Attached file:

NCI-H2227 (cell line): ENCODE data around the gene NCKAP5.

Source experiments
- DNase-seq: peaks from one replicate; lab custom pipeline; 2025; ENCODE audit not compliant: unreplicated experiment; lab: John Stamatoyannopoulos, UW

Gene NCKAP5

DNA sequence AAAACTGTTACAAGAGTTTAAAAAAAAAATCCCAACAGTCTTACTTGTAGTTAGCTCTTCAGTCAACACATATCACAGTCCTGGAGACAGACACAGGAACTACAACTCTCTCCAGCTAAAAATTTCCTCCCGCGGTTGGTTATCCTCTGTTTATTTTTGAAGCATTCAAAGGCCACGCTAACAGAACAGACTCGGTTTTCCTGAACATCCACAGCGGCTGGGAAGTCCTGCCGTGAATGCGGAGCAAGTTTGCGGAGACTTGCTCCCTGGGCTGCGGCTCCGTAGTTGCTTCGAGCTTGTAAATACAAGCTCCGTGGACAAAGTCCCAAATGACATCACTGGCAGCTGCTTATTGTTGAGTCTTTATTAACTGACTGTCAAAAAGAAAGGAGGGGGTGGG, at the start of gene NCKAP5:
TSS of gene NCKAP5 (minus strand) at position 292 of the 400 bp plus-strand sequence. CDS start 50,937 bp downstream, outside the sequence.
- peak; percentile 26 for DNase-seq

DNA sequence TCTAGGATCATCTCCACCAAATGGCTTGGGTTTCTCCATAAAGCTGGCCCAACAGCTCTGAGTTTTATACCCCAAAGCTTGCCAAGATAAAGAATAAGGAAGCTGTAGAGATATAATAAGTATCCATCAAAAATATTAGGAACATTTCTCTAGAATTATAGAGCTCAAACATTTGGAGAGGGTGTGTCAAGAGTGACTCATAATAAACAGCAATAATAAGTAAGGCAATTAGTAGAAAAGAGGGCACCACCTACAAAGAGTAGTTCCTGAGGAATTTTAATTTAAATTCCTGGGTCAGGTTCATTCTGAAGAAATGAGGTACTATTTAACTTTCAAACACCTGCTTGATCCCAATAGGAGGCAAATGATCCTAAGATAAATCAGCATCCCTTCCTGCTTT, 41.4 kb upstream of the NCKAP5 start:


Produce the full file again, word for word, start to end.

NCI-H2227 (cell line): ENCODE data around the gene NCKAP5.

Source experiments
- DNase-seq: peaks from one replicate; lab custom pipeline; 2025; ENCODE audit not compliant: unreplicated experiment; lab: John Stamatoyannopoulos, UW

Gene NCKAP5

DNA sequence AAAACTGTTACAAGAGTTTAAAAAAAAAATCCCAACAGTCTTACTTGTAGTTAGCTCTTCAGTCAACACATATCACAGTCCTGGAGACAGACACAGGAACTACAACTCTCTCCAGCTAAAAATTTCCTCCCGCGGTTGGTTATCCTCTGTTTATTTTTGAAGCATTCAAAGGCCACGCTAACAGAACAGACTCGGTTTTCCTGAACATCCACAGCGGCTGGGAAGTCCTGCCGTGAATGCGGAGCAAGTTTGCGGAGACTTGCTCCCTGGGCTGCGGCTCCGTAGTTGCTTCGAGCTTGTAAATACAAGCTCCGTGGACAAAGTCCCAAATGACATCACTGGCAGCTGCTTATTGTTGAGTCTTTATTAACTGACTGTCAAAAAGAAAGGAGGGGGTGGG, at the start of gene NCKAP5:
TSS of gene NCKAP5 (minus strand) at position 292 of the 400 bp plus-strand sequence. CDS start 50,937 bp downstream, outside the sequence.
- peak; percentile 26 for DNase-seq

DNA sequence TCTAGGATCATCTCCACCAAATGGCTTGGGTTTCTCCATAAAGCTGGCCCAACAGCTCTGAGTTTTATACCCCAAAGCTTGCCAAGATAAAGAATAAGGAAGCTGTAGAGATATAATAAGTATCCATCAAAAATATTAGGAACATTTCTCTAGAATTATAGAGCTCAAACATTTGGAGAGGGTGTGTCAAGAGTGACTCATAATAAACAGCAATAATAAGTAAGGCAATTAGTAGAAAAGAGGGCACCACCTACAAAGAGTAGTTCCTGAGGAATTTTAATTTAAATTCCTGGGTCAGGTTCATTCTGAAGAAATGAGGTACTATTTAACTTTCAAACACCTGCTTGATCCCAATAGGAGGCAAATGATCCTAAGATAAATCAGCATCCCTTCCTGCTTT, 41.4 kb upstream of the NCKAP5 start: